The British are noted for dry humor, that is, when the speaker says something funny in a casual way and with a straight face. The British are fond also of the understatement. In this regard, the book Humour in Memoriam by George Mikes says: “Understatement is not simply a manner of making jokes; in England it is also a way of life. Other people use understatement too—the English do not own the copyright. A cartoon in the New Yorker showed two men on the flying trapeze and one has just missed the other’s hand, ninety feet up in the air. The man who made the somewhat absentminded mistake said: ‘Ooop, sorry.’ Surely, an understatement and an American understatement at that. But in other countries understatement is casual, incidental; in England it flows from the national character; it is in the air. It is, more often than not, not even meant as a joke.”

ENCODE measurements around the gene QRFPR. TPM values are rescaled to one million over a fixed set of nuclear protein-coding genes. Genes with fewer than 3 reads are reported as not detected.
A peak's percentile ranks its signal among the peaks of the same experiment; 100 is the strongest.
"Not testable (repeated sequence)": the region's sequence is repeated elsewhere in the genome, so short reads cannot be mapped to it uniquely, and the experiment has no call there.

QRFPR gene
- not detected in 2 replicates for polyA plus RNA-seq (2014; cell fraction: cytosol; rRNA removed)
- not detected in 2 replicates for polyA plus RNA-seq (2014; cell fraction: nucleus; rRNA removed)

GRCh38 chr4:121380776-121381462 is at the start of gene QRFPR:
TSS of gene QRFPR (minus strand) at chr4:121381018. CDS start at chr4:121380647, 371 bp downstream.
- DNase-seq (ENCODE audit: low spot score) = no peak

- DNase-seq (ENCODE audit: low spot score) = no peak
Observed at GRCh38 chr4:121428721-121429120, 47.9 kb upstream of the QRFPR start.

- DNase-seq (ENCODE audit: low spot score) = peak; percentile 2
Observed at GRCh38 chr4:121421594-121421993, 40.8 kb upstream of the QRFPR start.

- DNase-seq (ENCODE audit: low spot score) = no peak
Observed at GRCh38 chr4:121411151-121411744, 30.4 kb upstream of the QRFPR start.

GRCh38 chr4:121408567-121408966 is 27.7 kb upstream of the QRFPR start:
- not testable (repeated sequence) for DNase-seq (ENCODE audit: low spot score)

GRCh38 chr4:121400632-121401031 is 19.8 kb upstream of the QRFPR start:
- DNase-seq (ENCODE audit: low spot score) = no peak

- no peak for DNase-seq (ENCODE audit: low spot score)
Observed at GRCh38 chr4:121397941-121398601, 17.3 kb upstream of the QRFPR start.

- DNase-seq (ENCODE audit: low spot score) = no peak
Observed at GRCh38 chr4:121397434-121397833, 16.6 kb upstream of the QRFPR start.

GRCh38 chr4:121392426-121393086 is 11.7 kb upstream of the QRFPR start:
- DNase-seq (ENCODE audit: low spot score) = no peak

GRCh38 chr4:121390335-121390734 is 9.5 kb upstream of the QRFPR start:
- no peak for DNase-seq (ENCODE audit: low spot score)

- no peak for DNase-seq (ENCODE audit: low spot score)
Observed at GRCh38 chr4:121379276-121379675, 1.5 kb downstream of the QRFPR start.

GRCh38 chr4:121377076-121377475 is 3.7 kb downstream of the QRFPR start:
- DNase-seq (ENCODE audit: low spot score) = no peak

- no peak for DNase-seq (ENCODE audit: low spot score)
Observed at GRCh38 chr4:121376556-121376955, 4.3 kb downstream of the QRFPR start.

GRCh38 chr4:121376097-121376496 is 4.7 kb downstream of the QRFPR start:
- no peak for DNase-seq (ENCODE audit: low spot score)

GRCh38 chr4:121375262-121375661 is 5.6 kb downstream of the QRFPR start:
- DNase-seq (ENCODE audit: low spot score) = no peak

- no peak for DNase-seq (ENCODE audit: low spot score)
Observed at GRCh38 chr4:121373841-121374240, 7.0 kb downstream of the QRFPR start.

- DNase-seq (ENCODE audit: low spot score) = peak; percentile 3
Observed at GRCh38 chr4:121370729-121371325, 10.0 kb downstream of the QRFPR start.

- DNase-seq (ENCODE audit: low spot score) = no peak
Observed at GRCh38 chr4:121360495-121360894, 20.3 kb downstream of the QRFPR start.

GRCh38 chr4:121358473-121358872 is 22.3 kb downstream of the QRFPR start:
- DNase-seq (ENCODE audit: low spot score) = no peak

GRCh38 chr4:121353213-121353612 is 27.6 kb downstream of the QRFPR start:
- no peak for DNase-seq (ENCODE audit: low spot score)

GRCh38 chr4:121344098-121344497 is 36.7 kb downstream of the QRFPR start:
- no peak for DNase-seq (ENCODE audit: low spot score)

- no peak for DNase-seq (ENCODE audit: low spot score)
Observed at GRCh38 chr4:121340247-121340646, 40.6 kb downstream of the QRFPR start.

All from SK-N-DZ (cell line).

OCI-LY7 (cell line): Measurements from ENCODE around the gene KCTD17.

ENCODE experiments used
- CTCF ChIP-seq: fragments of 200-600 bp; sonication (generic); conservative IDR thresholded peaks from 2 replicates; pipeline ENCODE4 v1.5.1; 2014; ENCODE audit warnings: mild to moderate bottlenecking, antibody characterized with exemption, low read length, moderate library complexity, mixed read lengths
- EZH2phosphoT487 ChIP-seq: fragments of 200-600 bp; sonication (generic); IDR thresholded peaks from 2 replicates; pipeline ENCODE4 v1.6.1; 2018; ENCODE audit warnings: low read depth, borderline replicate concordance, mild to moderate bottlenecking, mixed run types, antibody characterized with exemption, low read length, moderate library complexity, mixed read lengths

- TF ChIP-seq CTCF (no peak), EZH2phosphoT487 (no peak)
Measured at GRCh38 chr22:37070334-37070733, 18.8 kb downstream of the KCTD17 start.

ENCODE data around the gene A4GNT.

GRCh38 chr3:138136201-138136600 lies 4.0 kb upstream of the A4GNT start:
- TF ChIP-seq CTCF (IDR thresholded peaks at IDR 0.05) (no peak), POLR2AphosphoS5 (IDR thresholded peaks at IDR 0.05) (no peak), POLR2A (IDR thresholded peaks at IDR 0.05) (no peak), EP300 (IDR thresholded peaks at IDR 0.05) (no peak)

As an example of understatement, George Mikes relates the following: He says that a steamer was crossing the English Channel. “Only another man and myself were on deck and a violent storm was raging. A tremendous gale was lashing mountainous seas. We huddled there for a while, without uttering one single word. Suddenly a fearful gust blew the other chap overboard. His head emerged just once from the water below me. He looked at me calmly and remarked somewhat casually: ‘Rather windy, isn’t it?’”
The Irish brand of humor has its own appeal. Stephen Leacock gives an example in his book Humour: “An order has been made that ‘the last carriage shall not be attached to railway trains, as it is always subject to unpleasant shocks and oscillation.’” Also: “Don’t come down the ladder, Pat, because I have taken it away.”